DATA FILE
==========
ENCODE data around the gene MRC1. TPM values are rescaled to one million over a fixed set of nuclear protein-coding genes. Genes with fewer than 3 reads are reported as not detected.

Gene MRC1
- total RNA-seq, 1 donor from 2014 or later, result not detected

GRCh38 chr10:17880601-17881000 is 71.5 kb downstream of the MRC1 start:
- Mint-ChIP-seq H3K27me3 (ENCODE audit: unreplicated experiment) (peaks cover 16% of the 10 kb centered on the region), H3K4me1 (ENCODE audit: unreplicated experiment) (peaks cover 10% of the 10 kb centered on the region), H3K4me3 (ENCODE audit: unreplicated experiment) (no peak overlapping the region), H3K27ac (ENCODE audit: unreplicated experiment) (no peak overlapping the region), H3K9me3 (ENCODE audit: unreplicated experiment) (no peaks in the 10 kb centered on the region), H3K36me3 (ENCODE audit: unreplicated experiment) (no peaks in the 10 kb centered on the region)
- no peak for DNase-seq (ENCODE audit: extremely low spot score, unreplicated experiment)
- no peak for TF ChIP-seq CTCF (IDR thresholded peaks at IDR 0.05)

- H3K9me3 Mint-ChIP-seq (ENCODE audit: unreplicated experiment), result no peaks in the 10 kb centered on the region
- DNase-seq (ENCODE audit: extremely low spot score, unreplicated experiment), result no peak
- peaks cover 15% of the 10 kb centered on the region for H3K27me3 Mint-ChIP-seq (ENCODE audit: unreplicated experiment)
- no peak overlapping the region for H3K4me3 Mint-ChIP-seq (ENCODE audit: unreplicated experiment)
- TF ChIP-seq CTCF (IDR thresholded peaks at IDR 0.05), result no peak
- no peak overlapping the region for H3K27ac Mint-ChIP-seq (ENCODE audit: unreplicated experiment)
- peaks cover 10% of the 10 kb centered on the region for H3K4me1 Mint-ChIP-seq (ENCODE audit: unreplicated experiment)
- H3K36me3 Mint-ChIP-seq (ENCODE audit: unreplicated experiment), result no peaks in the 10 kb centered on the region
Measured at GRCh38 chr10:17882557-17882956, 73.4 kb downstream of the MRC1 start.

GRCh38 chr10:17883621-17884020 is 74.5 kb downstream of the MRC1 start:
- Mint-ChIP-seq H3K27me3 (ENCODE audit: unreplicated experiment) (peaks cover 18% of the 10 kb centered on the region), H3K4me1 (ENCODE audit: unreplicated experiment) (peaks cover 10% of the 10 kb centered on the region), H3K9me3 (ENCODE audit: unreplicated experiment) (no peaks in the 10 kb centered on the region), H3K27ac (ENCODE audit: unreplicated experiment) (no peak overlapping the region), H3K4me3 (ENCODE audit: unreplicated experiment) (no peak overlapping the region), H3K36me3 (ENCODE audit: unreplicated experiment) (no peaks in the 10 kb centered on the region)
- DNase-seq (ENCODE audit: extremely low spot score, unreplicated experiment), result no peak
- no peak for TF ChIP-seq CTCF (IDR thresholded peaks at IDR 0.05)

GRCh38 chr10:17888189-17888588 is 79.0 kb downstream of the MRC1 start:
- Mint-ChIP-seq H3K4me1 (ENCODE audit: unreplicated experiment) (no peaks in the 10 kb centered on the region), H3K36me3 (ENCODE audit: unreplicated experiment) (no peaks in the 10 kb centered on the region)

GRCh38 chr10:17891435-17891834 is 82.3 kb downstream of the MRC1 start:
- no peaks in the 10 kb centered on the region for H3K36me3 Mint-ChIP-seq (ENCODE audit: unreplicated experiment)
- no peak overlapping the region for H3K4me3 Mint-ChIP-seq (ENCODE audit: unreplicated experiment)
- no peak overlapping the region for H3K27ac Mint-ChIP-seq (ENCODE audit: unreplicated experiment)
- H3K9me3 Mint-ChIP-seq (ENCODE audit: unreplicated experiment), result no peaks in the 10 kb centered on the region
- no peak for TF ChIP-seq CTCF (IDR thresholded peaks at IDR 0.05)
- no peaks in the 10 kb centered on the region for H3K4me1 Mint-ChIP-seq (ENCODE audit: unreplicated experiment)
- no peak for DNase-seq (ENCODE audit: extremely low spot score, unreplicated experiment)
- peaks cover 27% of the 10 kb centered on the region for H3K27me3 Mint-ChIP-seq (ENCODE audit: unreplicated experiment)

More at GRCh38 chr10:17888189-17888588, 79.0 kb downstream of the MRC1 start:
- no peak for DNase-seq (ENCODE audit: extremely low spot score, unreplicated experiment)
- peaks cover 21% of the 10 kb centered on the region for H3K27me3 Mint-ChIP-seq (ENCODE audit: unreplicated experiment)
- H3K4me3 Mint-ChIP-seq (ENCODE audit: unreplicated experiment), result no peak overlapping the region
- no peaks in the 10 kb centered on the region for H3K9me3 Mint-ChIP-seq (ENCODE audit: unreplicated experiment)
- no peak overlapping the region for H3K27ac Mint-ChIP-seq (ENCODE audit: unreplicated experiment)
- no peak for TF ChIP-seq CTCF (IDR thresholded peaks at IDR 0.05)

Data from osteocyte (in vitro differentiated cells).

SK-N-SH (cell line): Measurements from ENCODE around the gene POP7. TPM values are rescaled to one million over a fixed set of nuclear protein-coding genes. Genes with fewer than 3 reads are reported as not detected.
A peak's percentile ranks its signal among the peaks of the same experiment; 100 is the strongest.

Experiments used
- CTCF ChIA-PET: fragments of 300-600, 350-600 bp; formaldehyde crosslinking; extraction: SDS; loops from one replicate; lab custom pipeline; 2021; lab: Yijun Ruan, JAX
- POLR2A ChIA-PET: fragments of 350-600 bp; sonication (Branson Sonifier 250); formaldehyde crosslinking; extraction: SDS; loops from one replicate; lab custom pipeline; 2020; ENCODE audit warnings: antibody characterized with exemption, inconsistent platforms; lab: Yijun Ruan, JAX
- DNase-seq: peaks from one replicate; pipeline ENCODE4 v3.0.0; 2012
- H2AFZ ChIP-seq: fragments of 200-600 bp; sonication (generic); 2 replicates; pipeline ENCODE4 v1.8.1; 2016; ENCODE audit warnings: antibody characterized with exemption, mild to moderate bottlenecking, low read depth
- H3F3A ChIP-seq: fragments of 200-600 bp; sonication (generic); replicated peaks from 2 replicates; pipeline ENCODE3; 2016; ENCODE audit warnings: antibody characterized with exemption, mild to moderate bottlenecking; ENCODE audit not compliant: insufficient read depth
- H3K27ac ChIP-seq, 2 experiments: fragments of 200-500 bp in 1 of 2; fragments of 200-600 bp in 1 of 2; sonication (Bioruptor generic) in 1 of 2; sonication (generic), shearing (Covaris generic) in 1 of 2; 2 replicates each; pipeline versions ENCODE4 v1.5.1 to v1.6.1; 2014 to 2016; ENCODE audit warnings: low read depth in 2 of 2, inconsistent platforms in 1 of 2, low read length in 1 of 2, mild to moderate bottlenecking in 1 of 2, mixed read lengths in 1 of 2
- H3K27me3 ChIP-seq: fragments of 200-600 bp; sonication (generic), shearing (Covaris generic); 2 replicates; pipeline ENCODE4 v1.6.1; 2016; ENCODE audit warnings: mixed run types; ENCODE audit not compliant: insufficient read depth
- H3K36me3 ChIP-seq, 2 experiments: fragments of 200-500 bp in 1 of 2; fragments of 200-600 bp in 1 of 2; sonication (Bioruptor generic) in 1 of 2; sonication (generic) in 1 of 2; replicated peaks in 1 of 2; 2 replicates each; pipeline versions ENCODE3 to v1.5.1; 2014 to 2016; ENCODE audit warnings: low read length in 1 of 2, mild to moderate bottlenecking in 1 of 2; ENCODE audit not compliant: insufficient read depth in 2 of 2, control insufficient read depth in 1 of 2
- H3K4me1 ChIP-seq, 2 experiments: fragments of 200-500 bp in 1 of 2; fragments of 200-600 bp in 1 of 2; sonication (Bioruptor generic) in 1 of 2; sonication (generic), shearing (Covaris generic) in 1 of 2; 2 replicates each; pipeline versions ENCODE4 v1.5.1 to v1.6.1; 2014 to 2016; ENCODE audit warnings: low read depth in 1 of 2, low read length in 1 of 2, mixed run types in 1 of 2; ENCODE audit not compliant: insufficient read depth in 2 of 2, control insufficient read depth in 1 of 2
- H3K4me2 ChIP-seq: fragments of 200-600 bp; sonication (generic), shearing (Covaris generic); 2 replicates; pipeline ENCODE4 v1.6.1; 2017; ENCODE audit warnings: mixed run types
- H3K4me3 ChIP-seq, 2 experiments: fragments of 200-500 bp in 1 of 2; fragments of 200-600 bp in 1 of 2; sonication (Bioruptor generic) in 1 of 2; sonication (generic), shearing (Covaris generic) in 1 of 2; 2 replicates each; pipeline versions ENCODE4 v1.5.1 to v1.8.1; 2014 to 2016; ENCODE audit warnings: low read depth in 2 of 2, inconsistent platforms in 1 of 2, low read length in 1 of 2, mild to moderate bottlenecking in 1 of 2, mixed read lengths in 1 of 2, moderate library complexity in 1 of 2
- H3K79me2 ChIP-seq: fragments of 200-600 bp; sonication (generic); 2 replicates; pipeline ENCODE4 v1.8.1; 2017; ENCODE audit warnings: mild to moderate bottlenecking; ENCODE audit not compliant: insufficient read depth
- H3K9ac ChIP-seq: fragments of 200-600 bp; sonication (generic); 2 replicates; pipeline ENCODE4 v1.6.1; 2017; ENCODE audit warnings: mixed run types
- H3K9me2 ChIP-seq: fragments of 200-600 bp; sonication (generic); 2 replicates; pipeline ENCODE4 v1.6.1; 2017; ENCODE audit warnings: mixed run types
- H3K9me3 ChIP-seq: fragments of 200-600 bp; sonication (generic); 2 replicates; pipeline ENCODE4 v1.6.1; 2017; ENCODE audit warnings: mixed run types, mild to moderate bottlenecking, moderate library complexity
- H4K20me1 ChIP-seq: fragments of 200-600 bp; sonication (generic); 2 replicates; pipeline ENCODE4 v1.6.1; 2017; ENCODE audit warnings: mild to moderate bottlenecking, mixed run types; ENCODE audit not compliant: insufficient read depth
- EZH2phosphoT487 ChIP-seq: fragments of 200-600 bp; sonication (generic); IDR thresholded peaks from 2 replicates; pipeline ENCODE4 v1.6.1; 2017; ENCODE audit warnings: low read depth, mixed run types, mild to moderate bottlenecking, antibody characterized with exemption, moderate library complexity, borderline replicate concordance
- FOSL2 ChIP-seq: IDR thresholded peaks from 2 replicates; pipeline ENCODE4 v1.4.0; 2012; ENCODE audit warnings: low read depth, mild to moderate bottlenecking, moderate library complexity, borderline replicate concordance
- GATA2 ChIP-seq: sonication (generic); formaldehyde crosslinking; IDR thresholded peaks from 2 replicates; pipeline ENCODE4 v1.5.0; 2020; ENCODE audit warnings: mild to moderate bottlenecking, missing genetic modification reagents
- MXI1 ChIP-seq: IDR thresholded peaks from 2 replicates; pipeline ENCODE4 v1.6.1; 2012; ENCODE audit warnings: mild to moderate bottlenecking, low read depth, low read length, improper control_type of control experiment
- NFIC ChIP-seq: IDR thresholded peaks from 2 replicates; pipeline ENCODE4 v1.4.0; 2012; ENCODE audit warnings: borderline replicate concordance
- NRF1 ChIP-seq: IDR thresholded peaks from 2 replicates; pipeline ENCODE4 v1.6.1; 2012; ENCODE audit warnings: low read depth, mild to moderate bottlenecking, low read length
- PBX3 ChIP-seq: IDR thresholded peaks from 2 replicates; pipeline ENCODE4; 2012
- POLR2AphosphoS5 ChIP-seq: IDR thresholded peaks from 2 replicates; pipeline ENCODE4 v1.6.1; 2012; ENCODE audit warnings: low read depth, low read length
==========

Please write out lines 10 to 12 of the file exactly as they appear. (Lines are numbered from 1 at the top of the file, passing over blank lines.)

- peaks cover 15% of the 10 kb centered on the region for H3K27me3 Mint-ChIP-seq (ENCODE audit: unreplicated experiment)
- no peak overlapping the region for H3K4me3 Mint-ChIP-seq (ENCODE audit: unreplicated experiment)
- TF ChIP-seq CTCF (IDR thresholded peaks at IDR 0.05), result no peak